Analysis of Monoclonal Antibody

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Dr. Analytical
Dr. Analytical's picture
Analysis of Monoclonal Antibody

Greetings from the Analytical Chemistry forum!

I need a little (OK, maybe a lot) general information on monoclonal antibodies. Being a chemist with only some biochemistry in my background, I have been asked to assist with an analysis of a monoclonal antibody product. I believe one of the questions relates to aggregation, and the lab will be using a chromatographic technique to assess this (that's where I come in). At this time I do not have any specifics on the material; that will come later.

What I need now is a little help getting started. Is there a primer or general introduction to this field that I can get somewhere? I would like information on how these things are made, their structure, and behavior in solution. I realize there are thousands (millions?) of possible materials, so at this point I would like to get a sense on what the field is about in its most general terms, and get an idea on the range of antibodies that are out there. From there, I will be able to see where this particular one fits into the grander scheme.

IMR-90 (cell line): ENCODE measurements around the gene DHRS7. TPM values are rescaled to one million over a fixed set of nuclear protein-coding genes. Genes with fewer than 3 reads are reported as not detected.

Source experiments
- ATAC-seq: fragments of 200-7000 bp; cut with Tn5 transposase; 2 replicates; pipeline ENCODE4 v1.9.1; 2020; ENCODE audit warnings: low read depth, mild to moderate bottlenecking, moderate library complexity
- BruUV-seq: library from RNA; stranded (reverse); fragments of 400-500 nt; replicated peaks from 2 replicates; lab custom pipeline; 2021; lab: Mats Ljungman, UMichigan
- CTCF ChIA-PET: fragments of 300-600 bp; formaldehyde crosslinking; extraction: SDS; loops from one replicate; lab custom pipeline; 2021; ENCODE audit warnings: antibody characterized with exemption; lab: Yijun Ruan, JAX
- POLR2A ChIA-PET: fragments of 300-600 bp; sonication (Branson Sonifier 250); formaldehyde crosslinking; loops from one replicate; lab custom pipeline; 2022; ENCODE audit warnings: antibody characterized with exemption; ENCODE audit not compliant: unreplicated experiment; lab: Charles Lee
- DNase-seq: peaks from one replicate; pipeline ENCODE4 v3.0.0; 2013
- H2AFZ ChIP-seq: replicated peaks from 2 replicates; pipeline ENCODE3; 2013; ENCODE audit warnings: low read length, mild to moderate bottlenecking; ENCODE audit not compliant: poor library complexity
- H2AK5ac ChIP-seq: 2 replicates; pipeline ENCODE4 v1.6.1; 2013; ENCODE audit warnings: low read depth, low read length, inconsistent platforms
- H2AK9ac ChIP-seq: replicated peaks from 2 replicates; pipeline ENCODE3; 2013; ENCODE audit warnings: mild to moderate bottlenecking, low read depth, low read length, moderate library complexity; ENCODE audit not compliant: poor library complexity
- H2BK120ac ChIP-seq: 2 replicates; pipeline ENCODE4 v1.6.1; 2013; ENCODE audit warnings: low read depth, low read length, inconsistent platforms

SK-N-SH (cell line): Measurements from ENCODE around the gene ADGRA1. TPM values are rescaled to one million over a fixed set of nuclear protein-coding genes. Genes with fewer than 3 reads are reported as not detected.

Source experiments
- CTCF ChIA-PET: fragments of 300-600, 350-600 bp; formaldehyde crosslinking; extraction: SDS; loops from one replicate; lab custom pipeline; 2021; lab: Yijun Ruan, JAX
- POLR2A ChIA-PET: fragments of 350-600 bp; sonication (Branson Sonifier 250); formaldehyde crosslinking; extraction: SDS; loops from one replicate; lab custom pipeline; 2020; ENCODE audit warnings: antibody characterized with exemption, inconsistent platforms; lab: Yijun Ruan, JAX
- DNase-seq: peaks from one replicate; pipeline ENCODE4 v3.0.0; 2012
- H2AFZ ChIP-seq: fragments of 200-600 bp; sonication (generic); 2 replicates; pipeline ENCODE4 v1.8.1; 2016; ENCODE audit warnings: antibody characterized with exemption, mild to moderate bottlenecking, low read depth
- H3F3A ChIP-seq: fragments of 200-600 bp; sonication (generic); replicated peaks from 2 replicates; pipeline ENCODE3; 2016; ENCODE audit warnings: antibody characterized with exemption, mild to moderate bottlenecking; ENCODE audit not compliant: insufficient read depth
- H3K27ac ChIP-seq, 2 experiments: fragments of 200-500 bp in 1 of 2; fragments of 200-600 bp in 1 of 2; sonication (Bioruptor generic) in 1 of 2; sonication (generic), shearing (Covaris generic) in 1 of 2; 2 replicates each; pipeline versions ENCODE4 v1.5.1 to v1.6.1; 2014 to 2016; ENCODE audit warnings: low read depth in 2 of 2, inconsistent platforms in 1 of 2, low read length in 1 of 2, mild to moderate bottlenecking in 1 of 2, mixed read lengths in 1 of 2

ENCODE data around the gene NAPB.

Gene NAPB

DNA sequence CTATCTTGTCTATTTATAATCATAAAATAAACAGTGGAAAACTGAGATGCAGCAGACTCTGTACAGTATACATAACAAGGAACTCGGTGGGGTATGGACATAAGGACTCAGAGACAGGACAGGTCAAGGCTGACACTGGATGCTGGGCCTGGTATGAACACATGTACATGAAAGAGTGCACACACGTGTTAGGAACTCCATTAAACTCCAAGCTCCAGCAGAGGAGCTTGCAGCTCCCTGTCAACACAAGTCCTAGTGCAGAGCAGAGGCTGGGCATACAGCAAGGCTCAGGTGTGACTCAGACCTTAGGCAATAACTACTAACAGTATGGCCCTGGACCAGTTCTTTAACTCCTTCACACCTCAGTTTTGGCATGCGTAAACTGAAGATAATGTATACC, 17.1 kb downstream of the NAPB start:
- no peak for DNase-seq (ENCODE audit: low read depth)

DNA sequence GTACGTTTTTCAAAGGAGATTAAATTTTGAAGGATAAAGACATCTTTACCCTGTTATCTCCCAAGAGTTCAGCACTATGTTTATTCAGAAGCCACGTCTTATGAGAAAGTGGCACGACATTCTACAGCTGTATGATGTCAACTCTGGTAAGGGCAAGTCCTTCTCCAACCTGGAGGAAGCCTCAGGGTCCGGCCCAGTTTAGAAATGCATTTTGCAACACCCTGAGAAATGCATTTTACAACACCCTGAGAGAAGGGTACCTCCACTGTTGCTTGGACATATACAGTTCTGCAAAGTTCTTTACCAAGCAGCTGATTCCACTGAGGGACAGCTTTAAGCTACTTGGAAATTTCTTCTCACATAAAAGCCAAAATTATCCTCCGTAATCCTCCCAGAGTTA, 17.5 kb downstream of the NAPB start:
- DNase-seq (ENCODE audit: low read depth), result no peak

Thanks in advance!

Dave@AbDSerotec's picture
I hate to suggest it on a

I hate to suggest it on a scientific forum, but the wikipedia entry on 'Antibody' ( is a nice primer. Lots of links to references and external sites as well. Also check out the wiki entries on 'Monoclonal Antibody' and 'Hybridoma.'

Feel free to PM or email me with any specific questions and I'll try my best to help you out.

Good luck!

Jose Rodríguez
Jose Rodríguez's picture
So I need a similar help with

So I need a similar help with this. I fused my hybridoma cells and I was able to see positive labeling in tissue with those Monoclonal antibodies. Now characterize those monoclonal antibodies some of the techniques used are western blots and chromatography, but what other techniques can I use to characterize it and have more information abour it?.

thanks for the help.

samm's picture
ELISA - subtyping; rtPCR

ELISA - subtyping; rtPCR analysis - plus the chromatographic purification, Western and IHC you've already done will be ample.

Sami Tuomivaara
Sami Tuomivaara's picture


ELISA (see for example) is the most widespread tool for antibody characterization. The ultimate target is to characterize the epitope(s) of the antibody, so you can structurally interpret immunolocalization and other experiments. ELISA is the way to go here, especially in the screening phase, because you can do it in high-throughput manner. The abomentioned wikipedia articles are helpful as well.